Ionesco’s Rhinoceros, in a new version by Zinnie Harris, is served as a timely warning of the threat mass conformity poses to the values of freedom and democracy.
It has been well documented that Ionesco belatedly wrote Rhinoceros (in 1959) as a response to witnessing the rise of fascism in his home country of Romania, in the build-up to World War II. Watching close friends and family persuaded into joining the Iron Guard or ‘Greenshirts’ had a profound effect, leading to a terror of political zealotry of any kind. Harris’s adaptation, in association with DOT Theatre Istanbul, comes at a time when nationalism is once again on the rise in the West and, to the East, Turkey is facing unprecedented limits on freedom of expression. The current world climate is therefore ripe for a retelling of Ionesco’s surreal drama.
Our hero, Berenger, is having an awkward meeting with his friend Jean in a local café, when a rhinoceros comes rampaging down the street. There’s some animated discussion about whether the rhino is from the Middle East or Europe (did it have one horn or two?) and the resident logician earnestly reveals, through syllogistic reasoning, that Socrates was a cat and so feels better about the whole rhinoceros thing having properly – that is theoretically - understood and defined the problem. But one by one, everyone in Berenger’s world turns into a rhinoceros, until he is the last man standing.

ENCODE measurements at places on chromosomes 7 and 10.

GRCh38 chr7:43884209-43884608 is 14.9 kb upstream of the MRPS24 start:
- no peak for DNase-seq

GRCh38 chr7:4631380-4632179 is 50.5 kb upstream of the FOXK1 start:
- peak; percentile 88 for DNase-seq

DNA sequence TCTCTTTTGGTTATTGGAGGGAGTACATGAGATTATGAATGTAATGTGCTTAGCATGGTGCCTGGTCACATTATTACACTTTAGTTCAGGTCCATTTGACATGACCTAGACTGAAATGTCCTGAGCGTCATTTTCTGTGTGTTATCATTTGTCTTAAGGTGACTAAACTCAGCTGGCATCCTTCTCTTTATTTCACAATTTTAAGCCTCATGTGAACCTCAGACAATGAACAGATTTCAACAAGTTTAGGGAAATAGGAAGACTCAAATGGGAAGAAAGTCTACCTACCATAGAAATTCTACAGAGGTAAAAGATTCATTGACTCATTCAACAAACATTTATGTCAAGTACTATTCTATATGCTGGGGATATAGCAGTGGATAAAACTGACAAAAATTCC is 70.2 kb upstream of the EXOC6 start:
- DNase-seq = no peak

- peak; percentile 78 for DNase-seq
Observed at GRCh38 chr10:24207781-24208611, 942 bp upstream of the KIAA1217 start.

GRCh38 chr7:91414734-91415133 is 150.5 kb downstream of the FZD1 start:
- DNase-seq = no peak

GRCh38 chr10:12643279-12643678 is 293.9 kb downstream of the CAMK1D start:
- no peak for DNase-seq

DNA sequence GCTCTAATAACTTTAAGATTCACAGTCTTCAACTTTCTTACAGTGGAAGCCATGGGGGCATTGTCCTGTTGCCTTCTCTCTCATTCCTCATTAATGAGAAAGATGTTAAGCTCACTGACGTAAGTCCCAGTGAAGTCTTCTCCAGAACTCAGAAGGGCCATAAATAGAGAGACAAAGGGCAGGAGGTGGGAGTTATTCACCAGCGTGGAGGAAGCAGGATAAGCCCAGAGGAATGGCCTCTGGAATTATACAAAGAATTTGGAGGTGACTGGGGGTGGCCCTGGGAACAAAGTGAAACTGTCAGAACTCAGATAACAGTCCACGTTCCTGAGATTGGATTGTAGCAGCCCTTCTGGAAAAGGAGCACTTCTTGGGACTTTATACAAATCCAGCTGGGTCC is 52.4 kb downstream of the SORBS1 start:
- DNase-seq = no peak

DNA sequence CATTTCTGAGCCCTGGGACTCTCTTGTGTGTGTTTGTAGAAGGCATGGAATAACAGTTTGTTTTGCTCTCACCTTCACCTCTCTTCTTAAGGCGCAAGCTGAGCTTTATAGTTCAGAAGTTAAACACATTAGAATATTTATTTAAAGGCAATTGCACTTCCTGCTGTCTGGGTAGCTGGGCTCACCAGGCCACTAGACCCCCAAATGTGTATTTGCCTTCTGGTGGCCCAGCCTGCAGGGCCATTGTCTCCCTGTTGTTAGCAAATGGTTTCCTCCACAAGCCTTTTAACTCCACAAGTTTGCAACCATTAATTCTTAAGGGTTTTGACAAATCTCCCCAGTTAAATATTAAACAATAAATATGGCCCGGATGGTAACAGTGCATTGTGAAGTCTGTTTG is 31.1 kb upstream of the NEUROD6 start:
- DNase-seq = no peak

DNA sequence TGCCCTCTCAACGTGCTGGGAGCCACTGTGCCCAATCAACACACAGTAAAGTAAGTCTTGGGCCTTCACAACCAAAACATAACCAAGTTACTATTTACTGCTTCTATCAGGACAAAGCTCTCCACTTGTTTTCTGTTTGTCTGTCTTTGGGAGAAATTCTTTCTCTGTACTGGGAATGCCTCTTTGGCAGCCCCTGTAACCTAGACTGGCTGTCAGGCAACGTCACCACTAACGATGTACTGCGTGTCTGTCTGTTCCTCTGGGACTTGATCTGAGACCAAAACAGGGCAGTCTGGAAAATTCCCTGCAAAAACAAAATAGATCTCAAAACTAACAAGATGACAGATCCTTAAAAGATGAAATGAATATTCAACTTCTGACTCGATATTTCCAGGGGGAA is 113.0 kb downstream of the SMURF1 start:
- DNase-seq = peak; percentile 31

The play is packed with relevance, touching on a diversity of issues that range from migration, through women not being heard, to fake news and a whole lot more besides. It is as funny as it is shocking. The rhinoceros’ philosophy of looking after number one, thinking only of yourself and your own goals as summed in their ‘fuck, fight, trample’ mantra, feels chillingly close to home.
Everything that appears on stage is startlingly white, with colours provided through Chris Davey’s lighting, often neon, often inducing just the right vertiginous effect. Composer and musician Oğuz Kaplangi sits onstage creating a soundscape so integral that it slips by barely noticed, adding unobtrusively to the drama in the way that the foremost film scores do.
Robert Jack is a likeable, sympathetic Berenger and Steven McNicoll gives a virtuoso performance as his friend Jean. But this is an ensemble production with no weak links, the ten-strong performers leading this fast-paced production through to its clear and illogical conclusion.
Runs until 7th April